Heavy rainfall sees train passengers stranded and homes flooded in UK

Heavy rainfall led to flooding in parts of the UK, stranding train passengers and prompting the Royal Air Force to be drafted in after a river breached its banks.

A Chinook helicopter was deployed in a Lincolnshire town to drop sand in an attempt to stop the flow of water after the River Steeping experienced a breach.

Seventy properties were hit by flooding, but Lincolnshire County Council warned that up to 720 could be affected after it said the town of Wainfleet had more than two months of rain in just two days.

Matt Warman, Tory MP for Boston and Skegness, tweeted that his thoughts “were with all in Wainfleet this evening”, adding that he had been in contact with the Environment Agency at the scene of the breach and was “confident everything possible is being done”.

Meanwhile, East Midlands trains apologised to customers after passengers became stranded following a landslide near Corby.

One man tweeted the operator to say his niece had been stuck on a replacement train for five hours amid flooding, after the original one was stranded in the landslide.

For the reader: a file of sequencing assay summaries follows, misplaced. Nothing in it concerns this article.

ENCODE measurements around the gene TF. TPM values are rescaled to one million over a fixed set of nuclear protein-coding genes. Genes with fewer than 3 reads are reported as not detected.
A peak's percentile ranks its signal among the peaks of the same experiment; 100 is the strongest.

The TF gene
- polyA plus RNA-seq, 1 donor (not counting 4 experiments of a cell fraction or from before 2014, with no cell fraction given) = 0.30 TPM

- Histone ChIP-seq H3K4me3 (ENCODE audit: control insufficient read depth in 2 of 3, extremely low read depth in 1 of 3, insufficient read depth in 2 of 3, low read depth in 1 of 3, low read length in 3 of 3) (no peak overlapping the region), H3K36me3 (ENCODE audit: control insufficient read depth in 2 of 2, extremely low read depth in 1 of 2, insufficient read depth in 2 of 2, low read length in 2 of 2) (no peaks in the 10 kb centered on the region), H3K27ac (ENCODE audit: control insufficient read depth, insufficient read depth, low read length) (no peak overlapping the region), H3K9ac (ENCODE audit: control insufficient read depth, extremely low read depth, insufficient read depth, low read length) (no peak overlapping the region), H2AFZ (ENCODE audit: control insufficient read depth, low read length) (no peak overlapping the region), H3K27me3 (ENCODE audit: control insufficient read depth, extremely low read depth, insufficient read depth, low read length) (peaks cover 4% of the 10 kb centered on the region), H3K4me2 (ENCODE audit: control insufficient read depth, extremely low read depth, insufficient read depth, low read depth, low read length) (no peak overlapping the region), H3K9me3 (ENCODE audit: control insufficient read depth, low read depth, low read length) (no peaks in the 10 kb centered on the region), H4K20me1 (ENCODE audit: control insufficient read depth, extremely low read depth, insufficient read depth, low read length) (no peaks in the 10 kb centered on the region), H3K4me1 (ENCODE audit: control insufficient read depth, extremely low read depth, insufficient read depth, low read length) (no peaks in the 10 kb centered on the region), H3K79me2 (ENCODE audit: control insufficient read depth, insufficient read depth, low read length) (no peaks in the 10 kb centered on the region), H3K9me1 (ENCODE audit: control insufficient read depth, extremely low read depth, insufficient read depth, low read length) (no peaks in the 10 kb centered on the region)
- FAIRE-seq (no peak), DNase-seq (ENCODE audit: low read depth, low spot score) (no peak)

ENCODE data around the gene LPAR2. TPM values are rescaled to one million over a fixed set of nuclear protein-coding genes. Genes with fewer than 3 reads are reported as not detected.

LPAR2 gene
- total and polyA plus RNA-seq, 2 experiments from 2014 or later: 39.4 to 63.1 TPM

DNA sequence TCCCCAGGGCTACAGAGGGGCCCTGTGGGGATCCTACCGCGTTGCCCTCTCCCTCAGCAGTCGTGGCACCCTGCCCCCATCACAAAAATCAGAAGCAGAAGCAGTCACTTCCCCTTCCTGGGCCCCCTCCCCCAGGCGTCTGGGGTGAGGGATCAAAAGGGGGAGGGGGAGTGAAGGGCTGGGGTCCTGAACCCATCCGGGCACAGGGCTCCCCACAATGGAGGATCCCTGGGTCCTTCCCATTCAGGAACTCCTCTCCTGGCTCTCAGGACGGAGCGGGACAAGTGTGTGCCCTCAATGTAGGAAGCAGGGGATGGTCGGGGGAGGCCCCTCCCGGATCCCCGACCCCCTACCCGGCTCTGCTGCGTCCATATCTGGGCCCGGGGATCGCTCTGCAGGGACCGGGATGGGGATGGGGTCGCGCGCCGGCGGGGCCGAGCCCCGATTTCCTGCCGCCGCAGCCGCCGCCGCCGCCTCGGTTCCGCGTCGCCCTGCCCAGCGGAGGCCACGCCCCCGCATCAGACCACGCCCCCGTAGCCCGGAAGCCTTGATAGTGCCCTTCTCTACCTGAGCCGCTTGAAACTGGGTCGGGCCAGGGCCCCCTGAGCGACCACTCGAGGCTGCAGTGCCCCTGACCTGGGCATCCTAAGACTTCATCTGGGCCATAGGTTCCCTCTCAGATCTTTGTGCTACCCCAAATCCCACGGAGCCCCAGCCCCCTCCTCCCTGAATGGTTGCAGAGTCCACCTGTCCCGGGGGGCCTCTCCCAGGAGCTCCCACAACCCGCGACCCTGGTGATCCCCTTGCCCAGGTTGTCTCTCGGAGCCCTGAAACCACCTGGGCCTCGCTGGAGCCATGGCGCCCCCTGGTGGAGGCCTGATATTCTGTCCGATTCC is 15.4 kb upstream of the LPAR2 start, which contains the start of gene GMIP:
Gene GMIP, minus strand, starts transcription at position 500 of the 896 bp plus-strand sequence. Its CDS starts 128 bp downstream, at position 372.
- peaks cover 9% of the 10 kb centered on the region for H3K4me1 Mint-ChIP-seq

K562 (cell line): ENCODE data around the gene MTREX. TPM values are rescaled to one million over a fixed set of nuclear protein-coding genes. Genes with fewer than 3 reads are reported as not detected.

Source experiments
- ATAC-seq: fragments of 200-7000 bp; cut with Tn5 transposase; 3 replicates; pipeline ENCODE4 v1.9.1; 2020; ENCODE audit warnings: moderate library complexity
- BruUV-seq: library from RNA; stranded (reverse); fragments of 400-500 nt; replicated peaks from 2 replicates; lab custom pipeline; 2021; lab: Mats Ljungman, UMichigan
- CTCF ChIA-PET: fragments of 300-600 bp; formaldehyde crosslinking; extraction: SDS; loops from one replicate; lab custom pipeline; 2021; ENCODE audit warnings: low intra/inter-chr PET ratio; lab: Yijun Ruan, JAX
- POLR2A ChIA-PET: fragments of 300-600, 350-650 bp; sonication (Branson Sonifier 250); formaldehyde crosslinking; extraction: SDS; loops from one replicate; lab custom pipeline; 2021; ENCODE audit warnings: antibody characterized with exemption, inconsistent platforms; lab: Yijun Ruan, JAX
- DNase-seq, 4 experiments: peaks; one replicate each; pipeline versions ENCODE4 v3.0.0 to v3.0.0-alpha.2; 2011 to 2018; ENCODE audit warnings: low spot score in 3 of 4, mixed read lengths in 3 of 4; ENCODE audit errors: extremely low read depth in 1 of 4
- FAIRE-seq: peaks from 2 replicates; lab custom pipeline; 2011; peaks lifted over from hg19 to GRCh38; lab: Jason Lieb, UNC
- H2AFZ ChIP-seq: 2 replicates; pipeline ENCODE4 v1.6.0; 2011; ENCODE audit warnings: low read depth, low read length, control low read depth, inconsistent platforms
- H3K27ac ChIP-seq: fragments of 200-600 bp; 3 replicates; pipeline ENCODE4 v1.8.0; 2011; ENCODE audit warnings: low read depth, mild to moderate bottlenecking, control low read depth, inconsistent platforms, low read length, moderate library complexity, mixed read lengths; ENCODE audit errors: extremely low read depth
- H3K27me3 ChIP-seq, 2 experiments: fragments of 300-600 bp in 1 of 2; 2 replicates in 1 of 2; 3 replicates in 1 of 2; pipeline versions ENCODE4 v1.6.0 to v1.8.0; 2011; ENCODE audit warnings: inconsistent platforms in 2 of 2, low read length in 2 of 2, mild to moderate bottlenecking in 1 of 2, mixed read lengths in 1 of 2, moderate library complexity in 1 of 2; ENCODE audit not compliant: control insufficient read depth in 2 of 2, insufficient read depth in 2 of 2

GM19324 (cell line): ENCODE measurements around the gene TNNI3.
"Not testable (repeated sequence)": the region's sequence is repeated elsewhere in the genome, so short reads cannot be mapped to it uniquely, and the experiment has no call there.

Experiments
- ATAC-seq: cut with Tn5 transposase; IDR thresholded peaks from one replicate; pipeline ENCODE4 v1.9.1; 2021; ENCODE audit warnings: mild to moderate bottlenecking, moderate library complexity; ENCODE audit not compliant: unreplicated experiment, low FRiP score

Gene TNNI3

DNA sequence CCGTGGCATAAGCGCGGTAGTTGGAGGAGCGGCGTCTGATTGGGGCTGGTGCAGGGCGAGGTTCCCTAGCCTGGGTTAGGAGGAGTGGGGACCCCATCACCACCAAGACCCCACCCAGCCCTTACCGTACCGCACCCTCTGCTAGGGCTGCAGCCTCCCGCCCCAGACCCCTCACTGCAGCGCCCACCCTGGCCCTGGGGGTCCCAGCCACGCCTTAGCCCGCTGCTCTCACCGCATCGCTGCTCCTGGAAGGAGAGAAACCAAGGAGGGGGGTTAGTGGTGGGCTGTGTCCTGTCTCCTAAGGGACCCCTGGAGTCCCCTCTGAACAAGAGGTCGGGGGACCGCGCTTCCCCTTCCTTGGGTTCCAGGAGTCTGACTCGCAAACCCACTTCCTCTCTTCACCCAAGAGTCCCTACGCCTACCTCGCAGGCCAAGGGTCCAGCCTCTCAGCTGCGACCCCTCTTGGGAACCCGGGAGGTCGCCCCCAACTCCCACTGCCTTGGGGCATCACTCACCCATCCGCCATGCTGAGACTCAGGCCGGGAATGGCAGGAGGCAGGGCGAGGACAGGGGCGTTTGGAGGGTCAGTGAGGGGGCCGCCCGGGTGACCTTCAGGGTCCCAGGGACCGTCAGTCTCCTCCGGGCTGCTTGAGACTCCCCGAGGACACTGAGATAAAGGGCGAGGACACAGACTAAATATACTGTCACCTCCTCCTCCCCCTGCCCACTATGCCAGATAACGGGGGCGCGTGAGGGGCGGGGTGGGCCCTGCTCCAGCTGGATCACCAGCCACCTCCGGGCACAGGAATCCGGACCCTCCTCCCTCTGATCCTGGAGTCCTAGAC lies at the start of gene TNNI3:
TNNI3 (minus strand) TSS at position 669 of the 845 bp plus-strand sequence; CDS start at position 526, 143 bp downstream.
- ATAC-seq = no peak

The company tweeted: “For customers being affected by the flooding and landslide near Corby, please know we are working closely with @networkrail and the emergency services to get you moving safely, as soon as possible. We are very sorry for the lengthy delay this flooding has caused.”

As of 3pm on Thursday, Chillingham Barns in Northumberland had seen the most rainfall, with 48mm falling throughout the day.

The Met Office has warned of more wet weather to come on Friday, and said sunshine and showers will form the backdrop for an unsettled weekend, with thundery outbreaks in places.

Forecasters said the wettest ever June for the UK as a whole was in 2012 when an average of 149mm of rain fell.

As of June 11, the UK has seen 55.9mm of total rainfall.

- Press Association

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